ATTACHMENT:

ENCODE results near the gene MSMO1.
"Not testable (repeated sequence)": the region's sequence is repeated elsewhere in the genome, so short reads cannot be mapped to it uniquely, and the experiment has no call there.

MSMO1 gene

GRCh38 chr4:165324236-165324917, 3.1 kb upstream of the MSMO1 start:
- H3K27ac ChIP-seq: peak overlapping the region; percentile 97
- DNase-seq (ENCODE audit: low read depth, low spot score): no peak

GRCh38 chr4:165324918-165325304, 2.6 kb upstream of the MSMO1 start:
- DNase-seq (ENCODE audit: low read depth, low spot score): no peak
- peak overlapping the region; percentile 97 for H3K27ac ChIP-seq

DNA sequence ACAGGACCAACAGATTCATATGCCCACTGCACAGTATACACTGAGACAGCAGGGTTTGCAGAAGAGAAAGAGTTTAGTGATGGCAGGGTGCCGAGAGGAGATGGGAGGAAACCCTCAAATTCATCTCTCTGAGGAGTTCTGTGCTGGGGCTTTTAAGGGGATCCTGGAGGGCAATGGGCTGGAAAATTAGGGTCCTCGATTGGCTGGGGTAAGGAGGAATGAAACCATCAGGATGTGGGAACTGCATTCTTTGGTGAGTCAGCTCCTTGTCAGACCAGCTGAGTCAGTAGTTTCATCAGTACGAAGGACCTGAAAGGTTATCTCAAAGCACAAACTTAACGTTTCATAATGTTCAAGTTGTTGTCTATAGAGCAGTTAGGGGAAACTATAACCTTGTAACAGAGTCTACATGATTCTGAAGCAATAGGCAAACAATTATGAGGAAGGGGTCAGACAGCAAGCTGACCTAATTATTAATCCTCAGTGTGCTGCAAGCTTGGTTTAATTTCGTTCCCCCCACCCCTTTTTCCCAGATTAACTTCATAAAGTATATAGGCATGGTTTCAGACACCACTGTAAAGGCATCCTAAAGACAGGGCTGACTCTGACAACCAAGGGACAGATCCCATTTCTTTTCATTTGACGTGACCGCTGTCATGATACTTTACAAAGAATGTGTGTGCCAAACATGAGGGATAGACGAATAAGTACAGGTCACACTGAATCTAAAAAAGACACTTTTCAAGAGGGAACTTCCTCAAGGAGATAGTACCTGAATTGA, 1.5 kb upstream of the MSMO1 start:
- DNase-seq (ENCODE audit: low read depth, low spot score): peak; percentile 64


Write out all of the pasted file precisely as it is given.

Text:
ENCODE results near the gene MSMO1.
"Not testable (repeated sequence)": the region's sequence is repeated elsewhere in the genome, so short reads cannot be mapped to it uniquely, and the experiment has no call there.

MSMO1 gene

GRCh38 chr4:165324236-165324917, 3.1 kb upstream of the MSMO1 start:
- H3K27ac ChIP-seq: peak overlapping the region; percentile 97
- DNase-seq (ENCODE audit: low read depth, low spot score): no peak

GRCh38 chr4:165324918-165325304, 2.6 kb upstream of the MSMO1 start:
- DNase-seq (ENCODE audit: low read depth, low spot score): no peak
- peak overlapping the region; percentile 97 for H3K27ac ChIP-seq

DNA sequence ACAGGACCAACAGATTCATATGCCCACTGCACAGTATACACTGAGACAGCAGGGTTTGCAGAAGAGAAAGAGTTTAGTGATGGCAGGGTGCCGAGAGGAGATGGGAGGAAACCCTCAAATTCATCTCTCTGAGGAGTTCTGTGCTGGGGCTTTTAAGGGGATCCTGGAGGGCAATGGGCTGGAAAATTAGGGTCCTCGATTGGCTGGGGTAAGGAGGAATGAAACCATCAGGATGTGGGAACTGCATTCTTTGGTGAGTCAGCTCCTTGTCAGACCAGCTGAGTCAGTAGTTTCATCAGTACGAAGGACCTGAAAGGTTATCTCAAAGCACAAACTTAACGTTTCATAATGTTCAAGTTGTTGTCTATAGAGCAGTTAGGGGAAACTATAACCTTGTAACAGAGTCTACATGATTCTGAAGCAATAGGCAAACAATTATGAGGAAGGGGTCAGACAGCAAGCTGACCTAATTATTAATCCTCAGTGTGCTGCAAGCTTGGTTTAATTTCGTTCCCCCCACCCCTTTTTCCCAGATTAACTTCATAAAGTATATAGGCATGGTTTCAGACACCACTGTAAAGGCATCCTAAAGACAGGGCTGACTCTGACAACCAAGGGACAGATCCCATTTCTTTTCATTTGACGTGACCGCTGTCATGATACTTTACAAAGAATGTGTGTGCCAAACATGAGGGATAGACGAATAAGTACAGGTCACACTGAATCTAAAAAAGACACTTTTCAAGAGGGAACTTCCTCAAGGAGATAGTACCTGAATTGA, 1.5 kb upstream of the MSMO1 start:
- DNase-seq (ENCODE audit: low read depth, low spot score): peak; percentile 64